• We should strive towards an even playing field
  • There is disproportionate middle-class voice
  • Coproduction should be a power to break these barriers and inequalities down – this should be through building confidence and self belief
  • We have became too individualistic as a society
Group 3 – prompt questionCan we use coproduction to become a more caring society, increase empathy, and to understand each others problems and perspectives?
  • Coproduction should be underpinned by respect – do good services respect people?
  • Should be more linked in with implicit democracy
  • Move people out of comfort zones
  • Understand motivations for why people take part in coproduction
Final question

How do you address different perspectives, motivations and values in coproduction?

After hearing from the other group scribes we had a quick break followed by different engaging activities designed to prompt discussion and group cohesion. My own group had a wide discussion around coproduction and began to build up a mini-lego community (see below). We actually started this hour session by getting to know each other and exploring what each other had to say, as opposed to beginning with a specific question. I found having the lego in front of us, and building our own little projects, meant there was more time for us to sit in comfortable silences and take time in our interactions. It was only in the last ten minutes that we started physically putting all our creations on the board and linking these up with lego pathways. We praised and prodded each others creations, ranging from an allotment/garden (top right), to the oriental/ MC Escher building (top middle), to the unicorn towers (middle left – unicorn is unfortunately hidden), to the burrowing octopus of cause/effect tentacles (bottom left), to the rather prosaic co-prod letters (which was my own stilted creation!) IMG_0867

We then heard what the other groups had been up to, with one using a circle to subvert the Brooks Newmark quote: “The important thing charities should be doing is sticking to their knitting and doing the best they can to promote their agenda, which should be about helping others.” Experienced knitters and complete novices came together to chat and support each other to produce a wonderful collage of squares (see below).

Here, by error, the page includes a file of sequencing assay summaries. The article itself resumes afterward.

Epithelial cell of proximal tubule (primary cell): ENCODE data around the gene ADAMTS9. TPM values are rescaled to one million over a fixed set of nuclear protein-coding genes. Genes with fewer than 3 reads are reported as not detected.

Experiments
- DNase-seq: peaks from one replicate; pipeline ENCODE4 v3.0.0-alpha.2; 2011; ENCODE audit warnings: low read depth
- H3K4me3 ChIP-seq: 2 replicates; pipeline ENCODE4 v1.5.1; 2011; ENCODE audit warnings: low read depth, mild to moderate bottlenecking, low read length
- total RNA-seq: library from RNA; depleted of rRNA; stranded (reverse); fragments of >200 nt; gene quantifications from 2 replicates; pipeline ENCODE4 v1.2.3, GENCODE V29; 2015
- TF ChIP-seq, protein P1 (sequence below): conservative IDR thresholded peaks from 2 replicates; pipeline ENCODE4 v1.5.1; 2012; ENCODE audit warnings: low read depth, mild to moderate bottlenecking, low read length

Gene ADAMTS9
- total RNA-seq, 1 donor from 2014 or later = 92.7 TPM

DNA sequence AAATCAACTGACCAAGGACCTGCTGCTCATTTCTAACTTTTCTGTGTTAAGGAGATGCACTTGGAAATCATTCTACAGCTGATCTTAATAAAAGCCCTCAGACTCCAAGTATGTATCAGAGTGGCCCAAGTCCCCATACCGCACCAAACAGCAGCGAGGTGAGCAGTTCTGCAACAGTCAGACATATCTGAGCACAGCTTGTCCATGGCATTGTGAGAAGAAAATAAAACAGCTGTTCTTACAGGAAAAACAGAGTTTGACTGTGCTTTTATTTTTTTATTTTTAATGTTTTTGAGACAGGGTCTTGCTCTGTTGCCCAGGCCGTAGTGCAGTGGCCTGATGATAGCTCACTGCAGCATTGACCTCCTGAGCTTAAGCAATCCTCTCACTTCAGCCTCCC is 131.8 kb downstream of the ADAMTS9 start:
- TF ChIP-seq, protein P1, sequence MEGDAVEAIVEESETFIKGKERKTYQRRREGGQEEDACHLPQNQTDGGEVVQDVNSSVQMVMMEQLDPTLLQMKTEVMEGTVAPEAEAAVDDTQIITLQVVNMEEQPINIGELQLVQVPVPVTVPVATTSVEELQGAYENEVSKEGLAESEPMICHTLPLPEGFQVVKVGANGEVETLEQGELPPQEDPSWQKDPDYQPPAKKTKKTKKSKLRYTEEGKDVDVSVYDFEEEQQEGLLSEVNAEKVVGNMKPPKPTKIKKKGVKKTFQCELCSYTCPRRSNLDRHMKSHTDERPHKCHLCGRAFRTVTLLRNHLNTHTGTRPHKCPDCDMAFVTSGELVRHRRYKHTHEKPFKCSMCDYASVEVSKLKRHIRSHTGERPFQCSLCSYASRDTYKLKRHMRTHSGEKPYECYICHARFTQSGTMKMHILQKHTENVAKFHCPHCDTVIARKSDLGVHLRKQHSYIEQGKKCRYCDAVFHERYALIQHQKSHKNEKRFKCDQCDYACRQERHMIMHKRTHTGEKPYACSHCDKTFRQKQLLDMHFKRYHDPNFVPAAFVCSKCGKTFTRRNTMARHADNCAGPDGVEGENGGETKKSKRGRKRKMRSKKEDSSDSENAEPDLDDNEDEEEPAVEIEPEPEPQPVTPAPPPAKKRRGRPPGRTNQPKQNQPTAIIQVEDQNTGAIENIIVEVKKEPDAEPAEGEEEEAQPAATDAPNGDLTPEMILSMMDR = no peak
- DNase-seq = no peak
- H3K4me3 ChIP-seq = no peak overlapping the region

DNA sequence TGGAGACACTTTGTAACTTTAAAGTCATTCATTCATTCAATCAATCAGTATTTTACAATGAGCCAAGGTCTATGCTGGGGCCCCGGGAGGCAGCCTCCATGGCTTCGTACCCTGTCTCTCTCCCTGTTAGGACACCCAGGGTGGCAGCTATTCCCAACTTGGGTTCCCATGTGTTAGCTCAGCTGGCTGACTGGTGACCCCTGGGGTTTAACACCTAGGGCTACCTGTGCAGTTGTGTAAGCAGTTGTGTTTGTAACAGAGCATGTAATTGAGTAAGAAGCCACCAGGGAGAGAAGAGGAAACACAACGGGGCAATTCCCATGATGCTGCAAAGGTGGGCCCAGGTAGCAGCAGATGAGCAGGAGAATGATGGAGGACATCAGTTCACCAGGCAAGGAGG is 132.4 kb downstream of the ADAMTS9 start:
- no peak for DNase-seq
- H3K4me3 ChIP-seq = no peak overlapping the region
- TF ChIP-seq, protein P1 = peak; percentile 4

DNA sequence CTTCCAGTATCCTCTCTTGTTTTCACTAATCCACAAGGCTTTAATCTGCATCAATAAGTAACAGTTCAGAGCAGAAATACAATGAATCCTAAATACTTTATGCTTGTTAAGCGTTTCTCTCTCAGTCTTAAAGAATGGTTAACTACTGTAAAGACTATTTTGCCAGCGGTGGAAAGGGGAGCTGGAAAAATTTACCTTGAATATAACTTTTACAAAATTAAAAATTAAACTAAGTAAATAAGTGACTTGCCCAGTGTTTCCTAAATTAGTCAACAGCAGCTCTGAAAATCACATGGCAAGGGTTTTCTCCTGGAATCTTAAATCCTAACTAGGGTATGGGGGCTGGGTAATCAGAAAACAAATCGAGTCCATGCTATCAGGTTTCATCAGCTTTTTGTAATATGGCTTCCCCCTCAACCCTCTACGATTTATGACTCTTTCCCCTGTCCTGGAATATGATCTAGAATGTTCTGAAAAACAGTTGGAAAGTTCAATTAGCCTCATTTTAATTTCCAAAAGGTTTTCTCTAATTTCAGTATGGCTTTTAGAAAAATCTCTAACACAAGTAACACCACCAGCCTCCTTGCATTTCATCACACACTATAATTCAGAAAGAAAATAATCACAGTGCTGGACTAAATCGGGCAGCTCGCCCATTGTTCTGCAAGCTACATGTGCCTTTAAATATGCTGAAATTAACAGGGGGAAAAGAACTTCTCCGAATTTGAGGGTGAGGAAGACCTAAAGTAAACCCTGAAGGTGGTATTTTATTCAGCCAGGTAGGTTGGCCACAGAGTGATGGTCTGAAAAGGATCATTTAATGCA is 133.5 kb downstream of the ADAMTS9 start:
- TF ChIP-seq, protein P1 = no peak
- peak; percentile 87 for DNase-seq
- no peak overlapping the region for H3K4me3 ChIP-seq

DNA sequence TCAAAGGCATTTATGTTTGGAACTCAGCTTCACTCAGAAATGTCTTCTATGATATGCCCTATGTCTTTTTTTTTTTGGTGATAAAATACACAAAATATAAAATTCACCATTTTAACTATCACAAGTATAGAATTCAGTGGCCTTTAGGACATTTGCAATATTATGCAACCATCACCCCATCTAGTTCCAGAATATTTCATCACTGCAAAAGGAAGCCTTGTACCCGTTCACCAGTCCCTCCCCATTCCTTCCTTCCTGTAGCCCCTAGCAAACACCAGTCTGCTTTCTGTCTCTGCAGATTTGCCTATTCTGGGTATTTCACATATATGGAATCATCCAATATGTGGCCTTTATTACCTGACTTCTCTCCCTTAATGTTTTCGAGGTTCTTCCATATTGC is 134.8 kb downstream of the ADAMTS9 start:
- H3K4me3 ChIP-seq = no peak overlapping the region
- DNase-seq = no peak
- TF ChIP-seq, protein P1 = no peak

Screen Shot 2015-03-19 at 17.11.07

In the following discussion we started to explore themes of creativity, improvisation, innovation and support that had really exemplified some of the aspects that were coming through this final session.

Thanks to everyone there on the day, Stirling Uni, and especially Peter Matthews (@urbaneprofessor) for organising the day – let’s keep on prodding each other to work in more effective and thought provoking ways.

Stuart Muirhead, IRISS

One Reply to “Contemporary Coproduction: theory policy and practice (guest blog: Dr Stuart Muirhead)”

  1. Thanks Stuart for such a great summary of the day!

    I also thoroughly enjoyed the Contemporary Coproduction event.

    Coming from a user-centred design background, I was particularly interested in understanding the difference between co-design and co-production, if indeed there is one at all?

    Catherine Needham’s presentation helped me realise that this question isn’t really relevant:
    • The ambiguity around the term ‘co-production’ doesn’t help us!
    • Whether we are co-designing or co-producing, the values behind what we are trying to achieve need to be explicit for the people engaging in the project and those leading the project

    I also really enjoyed Julia Fitzpatrick from Horizon Housing’s thoughts on addressing power balances in co-production. Starting without an agenda and working with the group to co-produce the brief enables everyone to participate equally and ultimately produces truly user led results.

    In the afternoon, I joined the knitting group – an activity I would happily do any Wednesday afternoon! The group very quickly started chatting, those that could knit helped others and as we worked to knit squares that would be joined together, there was a real feeling that we were working together.

    Thanks very much for an enjoyable, insightful day!